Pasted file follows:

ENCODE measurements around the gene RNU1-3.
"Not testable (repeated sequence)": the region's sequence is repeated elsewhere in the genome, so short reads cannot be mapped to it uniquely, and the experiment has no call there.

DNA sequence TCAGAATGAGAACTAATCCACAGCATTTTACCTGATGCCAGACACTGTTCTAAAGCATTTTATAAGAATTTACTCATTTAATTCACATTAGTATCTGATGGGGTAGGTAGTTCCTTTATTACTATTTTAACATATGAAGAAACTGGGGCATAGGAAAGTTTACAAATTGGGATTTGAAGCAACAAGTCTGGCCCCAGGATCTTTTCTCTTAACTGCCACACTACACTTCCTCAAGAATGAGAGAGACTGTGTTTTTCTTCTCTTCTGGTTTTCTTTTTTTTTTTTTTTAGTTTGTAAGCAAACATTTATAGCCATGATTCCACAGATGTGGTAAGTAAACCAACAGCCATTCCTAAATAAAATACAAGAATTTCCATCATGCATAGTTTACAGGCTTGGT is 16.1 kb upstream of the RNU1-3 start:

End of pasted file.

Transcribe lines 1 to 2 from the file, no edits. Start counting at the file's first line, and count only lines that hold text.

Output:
ENCODE measurements around the gene RNU1-3.
"Not testable (repeated sequence)": the region's sequence is repeated elsewhere in the genome, so short reads cannot be mapped to it uniquely, and the experiment has no call there.